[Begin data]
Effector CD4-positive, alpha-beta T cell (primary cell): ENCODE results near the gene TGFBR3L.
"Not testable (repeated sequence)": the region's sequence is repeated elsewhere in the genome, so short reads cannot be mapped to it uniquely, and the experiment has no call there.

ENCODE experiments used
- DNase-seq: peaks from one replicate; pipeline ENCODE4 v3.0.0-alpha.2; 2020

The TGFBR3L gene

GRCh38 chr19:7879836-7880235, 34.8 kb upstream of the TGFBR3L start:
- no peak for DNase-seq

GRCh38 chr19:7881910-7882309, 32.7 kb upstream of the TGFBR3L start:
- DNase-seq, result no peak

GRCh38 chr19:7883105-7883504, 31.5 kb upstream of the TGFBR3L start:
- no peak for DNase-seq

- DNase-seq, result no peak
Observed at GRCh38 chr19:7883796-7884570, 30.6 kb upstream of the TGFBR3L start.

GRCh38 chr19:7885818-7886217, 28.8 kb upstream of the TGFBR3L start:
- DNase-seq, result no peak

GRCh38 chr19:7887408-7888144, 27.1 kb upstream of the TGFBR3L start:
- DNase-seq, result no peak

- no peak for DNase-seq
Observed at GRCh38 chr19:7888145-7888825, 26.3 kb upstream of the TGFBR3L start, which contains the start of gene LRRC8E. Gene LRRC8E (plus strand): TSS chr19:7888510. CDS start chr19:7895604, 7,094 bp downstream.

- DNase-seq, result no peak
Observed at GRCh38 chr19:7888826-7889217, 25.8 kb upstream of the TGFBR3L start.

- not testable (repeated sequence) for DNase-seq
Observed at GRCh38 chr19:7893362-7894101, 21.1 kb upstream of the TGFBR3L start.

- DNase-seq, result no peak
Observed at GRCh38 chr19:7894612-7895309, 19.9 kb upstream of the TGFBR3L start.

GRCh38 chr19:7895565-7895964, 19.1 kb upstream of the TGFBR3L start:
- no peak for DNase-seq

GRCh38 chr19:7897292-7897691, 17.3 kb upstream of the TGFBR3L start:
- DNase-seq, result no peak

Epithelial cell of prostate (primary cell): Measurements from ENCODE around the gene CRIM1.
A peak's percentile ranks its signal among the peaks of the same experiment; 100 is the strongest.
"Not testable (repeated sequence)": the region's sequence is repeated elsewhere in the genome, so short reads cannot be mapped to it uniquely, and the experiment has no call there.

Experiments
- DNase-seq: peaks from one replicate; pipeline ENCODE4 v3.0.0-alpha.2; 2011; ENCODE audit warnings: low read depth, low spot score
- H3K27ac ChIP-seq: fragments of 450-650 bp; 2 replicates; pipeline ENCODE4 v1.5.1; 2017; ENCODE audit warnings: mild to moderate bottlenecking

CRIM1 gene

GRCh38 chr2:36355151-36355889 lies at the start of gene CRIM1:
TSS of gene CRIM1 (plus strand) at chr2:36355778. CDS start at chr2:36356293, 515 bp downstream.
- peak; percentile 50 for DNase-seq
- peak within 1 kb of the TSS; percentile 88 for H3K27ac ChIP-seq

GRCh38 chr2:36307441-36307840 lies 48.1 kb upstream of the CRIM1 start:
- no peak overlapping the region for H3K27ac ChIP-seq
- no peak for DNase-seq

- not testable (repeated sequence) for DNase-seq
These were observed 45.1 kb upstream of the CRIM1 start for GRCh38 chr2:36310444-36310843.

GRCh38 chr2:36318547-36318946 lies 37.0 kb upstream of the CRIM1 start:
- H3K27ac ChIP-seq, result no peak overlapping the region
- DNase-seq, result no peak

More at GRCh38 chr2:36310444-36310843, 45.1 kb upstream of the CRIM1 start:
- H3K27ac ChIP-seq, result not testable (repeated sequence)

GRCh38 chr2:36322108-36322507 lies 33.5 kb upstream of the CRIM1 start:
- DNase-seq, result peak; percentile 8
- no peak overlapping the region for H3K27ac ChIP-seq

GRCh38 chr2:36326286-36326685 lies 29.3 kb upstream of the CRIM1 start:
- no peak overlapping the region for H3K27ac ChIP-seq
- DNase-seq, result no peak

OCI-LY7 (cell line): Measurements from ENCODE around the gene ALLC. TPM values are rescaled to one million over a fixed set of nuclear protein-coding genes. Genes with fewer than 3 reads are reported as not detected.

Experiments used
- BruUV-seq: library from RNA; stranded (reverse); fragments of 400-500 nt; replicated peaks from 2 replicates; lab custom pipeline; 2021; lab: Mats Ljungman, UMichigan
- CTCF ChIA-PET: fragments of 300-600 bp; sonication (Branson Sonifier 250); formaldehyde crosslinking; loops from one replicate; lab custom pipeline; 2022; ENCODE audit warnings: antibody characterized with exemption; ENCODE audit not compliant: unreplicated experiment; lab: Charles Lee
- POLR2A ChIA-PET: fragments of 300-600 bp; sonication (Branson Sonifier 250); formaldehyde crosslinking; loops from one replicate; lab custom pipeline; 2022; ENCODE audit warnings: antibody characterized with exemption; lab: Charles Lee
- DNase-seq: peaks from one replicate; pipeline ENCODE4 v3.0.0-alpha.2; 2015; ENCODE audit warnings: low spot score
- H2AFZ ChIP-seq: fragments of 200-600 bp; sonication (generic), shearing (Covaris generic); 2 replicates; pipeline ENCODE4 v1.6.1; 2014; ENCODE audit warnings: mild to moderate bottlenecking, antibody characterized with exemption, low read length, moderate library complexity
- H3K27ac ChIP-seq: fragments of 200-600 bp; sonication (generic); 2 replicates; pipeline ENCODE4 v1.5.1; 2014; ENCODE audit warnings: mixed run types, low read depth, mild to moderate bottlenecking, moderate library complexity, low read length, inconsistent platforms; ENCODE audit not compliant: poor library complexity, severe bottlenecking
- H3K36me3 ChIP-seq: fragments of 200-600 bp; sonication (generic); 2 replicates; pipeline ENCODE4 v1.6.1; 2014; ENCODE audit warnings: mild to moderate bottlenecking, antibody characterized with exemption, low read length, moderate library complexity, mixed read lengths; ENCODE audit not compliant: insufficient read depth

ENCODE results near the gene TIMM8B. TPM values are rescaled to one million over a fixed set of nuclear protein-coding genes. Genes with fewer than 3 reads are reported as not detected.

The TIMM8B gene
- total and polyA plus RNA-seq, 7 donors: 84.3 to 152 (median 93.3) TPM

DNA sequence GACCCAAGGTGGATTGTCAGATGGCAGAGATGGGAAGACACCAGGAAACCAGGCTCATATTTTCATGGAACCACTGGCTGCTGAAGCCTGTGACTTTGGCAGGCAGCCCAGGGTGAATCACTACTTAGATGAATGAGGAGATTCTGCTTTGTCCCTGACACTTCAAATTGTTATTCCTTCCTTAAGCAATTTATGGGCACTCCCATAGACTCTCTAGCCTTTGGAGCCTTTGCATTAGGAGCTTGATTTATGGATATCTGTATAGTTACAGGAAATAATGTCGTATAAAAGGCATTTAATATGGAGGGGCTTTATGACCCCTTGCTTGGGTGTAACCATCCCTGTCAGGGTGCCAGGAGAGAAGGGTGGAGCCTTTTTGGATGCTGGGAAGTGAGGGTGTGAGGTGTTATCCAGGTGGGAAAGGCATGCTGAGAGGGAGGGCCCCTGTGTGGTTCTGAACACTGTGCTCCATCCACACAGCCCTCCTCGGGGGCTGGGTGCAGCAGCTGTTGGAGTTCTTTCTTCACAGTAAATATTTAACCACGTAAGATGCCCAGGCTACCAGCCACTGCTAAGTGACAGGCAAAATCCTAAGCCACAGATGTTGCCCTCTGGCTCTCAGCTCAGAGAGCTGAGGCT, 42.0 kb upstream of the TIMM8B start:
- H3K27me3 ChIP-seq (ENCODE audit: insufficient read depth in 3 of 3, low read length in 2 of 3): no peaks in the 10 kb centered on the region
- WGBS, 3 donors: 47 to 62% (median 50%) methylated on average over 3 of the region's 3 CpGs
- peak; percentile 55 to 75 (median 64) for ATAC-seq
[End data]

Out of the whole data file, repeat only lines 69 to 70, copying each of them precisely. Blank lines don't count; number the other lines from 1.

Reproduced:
DNA sequence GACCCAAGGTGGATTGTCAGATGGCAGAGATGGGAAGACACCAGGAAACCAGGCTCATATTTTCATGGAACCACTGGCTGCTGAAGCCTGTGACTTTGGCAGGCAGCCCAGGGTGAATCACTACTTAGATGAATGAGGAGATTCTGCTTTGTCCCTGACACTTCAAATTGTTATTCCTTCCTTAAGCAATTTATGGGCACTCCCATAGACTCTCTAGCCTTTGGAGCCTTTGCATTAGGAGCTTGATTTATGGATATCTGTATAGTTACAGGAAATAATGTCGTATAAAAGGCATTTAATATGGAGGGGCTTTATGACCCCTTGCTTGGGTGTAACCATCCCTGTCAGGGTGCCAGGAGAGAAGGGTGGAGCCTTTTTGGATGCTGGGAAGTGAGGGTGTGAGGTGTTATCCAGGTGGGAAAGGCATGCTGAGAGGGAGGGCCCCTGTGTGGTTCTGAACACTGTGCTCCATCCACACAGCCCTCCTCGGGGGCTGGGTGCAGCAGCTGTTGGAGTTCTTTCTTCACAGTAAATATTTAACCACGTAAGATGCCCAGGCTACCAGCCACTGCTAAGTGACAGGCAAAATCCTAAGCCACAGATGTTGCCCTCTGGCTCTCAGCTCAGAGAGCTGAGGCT, 42.0 kb upstream of the TIMM8B start:
- H3K27me3 ChIP-seq (ENCODE audit: insufficient read depth in 3 of 3, low read length in 2 of 3): no peaks in the 10 kb centered on the region